According to above formulating ratio, 25.0 g of soybean lecithin was added to 75.0 g of propylene glycol, mixed sufficiently to thin paste. 550 ml of phosphate buffer (pH=7.4) was added. Above components were used as carrier of the formulation. The carrier then was sonicated for 1 hr (Condition: the duty ratio of sonication was 50%, the ultrasonic frequency of sonication was 20 KHz, and the temperature was controlled to a range between 40° C. and 60° C. 4000 u of insulin was dissolved in 350 ml of phosphate buffer (pH=7.4), then slowly added to sonicated carrier solution as prepared above, and continued to sonicate for 5 mins. The average diameter was 160-180 nm determined by laser granularity test instrument.
  • [0023]
    The insulin buccal spray of the present invention was prepared in the strictly aseptic condition. The spray prepared was placed in a freezer of 2-8° C. for storage.
  • [0024]
    The insulin buccal spray prepared above has excellent hypoglycemic action. When the diabetic rats induced by streptozotocin were administrated through buccal mucosa with the dosage of 1, 3, 9 u •kg−1, the hypoglycemic ratios were 20.9%, 47.6%, 58.8% respectively. When the diabetic rabbits induced by alloxan were administrated through buccal mucosa with the dosage of 5.5, 1.5, 4.5 u •kg−1, the hypoglycemic ratios were 24.9%, 52.6%, 60.9% respectively.
  • Example 2 1000 ml Insulin Microemulsion
  • [0025]
    [0025]
    insulin 20000 u
    soybean lecithin 30.0 g
    propylene glycol 45.0 g
    borneol 1.2 g
    absolute ethanol 3.0 ml
    phenol 2.0 g
    phosphate buffer (pH = 7.4) q.s. to 1000 ml
  • [0026]
    According to above formulating ratio, phenol was dissolved in phosphate buffer. 30.0 g of soybean lecithin was added to 45.0 g, of propylene glycol and borneol-ethanol solution. Mixed sufficiently, then 555 ml of phenol-containing phosphate buffer (pH=7.4) was added. Above components were used as carrier of the formulation. The carrier then was sonicated for 1.5 hrs (Condition: the duty ratio of sonicating was 60%, ultrasonic frequency of sonicating was 18 KHz, and the temperature was controlled to a range between 50° C. and 60° C.). 20000 u of insulin was dissolved in 345 ml of phenol-containing phosphate buffer (pH=7.4), then slowly added to sonicated carrier solution as prepared above, and continued to sonicate for 4 mins. The average diameter was 160-180 nm determined by laser granularity test instrument.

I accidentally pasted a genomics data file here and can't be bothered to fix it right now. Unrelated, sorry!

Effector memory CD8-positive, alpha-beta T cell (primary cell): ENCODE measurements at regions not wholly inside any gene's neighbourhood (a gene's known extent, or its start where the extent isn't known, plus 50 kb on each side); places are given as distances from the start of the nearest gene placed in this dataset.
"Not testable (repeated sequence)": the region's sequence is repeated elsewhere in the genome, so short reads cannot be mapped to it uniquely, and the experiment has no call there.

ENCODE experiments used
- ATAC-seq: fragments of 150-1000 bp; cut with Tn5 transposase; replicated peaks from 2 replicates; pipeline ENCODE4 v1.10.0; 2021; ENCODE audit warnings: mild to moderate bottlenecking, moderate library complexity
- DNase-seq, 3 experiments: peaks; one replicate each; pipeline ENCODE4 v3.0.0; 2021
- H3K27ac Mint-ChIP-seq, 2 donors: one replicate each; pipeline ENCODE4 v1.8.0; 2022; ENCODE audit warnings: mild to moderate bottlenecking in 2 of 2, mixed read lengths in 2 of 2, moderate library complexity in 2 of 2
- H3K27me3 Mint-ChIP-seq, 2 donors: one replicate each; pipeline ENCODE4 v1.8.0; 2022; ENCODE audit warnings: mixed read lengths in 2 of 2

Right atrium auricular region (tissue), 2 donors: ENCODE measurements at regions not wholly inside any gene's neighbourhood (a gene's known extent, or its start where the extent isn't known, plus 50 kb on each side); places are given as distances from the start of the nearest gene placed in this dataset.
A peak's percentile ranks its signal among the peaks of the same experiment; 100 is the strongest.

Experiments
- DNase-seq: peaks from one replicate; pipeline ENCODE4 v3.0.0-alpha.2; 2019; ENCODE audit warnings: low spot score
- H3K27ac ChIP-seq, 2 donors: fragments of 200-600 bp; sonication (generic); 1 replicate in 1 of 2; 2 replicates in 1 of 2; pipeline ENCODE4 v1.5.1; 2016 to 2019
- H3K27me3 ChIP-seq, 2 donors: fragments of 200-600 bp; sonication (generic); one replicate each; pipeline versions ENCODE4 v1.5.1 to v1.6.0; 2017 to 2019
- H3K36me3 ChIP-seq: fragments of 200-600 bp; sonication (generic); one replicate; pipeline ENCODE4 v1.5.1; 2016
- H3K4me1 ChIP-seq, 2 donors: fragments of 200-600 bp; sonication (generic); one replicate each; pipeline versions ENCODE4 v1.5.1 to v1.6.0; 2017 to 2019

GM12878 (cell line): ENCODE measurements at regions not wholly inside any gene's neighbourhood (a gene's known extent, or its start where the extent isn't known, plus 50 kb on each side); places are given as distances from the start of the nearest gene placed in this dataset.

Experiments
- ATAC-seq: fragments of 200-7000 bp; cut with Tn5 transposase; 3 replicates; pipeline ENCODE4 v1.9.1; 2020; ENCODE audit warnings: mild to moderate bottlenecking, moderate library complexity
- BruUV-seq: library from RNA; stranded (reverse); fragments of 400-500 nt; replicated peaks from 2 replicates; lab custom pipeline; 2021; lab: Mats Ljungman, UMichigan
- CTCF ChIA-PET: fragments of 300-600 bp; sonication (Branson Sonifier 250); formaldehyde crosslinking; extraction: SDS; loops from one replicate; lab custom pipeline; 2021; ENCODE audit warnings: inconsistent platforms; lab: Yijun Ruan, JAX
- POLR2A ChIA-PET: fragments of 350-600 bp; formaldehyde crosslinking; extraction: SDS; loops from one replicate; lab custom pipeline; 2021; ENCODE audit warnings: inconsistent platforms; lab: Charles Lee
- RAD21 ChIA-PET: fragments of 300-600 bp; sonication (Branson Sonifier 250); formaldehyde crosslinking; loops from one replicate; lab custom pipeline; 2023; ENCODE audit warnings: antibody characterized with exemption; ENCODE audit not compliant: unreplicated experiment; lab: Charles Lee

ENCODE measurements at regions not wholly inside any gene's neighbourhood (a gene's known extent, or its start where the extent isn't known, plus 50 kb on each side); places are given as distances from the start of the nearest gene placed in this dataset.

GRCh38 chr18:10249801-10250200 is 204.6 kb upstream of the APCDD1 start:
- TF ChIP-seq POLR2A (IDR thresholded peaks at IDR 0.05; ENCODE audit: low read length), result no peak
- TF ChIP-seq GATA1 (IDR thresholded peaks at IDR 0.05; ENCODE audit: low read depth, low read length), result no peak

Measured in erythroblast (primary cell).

• [0027]
    The insulin buccal spray as prepared above was placed in a freezer of 2-8° C. for 1 year. No precipitate was formed.
  • [0028]
    The insulin buccal spray prepared above has excellent hypoglycemic action. When the diabetic rats induced by streptozotocin were administrated through buccal mucosa with dosage of 1, 3, 9 u •kg−1, the hypoglycemic ratios were 21.8%, 47.2%, 56.2% respectively. When the diabetic rabbits induced by alloxan were administrated through buccal mucosa with dosage of 0.5, 1.5. 4.5 u •kg−1, the hypoglycemic ratios were 28.6%, 55.2%, 60.7% respectively.
  • Example 3 1000 ml Insulin Microemulsion
  • [0029]
    [0029]
    insulin 400000 u
    soybean lecithin 25.0 g